Apple store

Above: The Apple store in Chicago. Credit: Dweider.


From the mid-1960s onwards, J.G. Ballard's position remains consistent: consumer demand depends on the successful creation of myths, hype, branding, etc., and such strategies Ballard dubbed "fictions." For example, speaking in 1988, he said: "I think we’re living in a landscape of enormous fictions ... reality now is a kind of huge advertising campaign (EM: 237)." Or, in 1974: "I think we have seen the invasion of almost every aspect of our lives by fictions of one kind or another." One of the key consequences of the rise to dominance of public relations (PR), advertising, and branding is that, for Ballard, "reality is now a fiction"......

This week, reacting to the above text extract, Kingston BA Photography students brought in some absorbing work. One motif was dominant: the removal of all branding and logos from the everyday, leaving ordinary life absolutely intact but without the forest of consumer signs and symbols that dominate city life (in the developed West at least). In this Ballard-inspired landscape, objects are mostly offered in unbranded plain packaging--from McDonalds fries to Starbucks coffee. In this proposed reality the advertising billboard still exists but all fictionalization is removed leaving only a blank void and a photo of the unadorned product--adverts are still allowed, but not the photo-based contextualization that is typically essential to the process of idealizing and glamourizing.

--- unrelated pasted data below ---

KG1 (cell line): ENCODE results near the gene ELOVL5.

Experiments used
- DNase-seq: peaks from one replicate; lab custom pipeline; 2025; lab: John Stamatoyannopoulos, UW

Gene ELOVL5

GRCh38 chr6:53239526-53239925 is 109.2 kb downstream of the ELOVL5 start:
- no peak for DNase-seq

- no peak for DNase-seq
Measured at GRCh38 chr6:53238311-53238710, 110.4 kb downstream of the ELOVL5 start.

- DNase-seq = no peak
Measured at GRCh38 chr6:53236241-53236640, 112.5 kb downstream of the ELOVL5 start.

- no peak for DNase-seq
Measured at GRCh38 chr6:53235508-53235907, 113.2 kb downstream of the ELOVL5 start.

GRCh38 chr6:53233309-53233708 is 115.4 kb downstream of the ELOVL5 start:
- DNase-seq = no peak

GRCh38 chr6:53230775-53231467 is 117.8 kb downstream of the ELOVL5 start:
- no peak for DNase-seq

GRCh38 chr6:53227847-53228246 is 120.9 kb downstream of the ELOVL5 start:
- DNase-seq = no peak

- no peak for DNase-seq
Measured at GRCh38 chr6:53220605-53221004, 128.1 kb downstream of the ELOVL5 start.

This new reality offered-up seemed stark, dystopian, and totalitarian in comparison to our brand-abundant present. We may revile all the brands so prevalent in modern globalized consumer-led capitalism, but how desirable would a plain-packaging alternative be? On some level, in the West at least, the branded object has become crucial to the construction of the self. Wouldn't the loss of our beloved brands (through a vast programme of nationalization, say) leave us bereft, deprived, and on the brink of an existential crisis? Who would I be without Apple, Rolex, Samsung, The North Face, Diesel, Rick Owens, Cyrus, Wusthof, and Nikon? Would I even have an identity without them? Would I cease to exist if no longer insulated and reassured by my fondly adored branded objects?

(16 January 2019)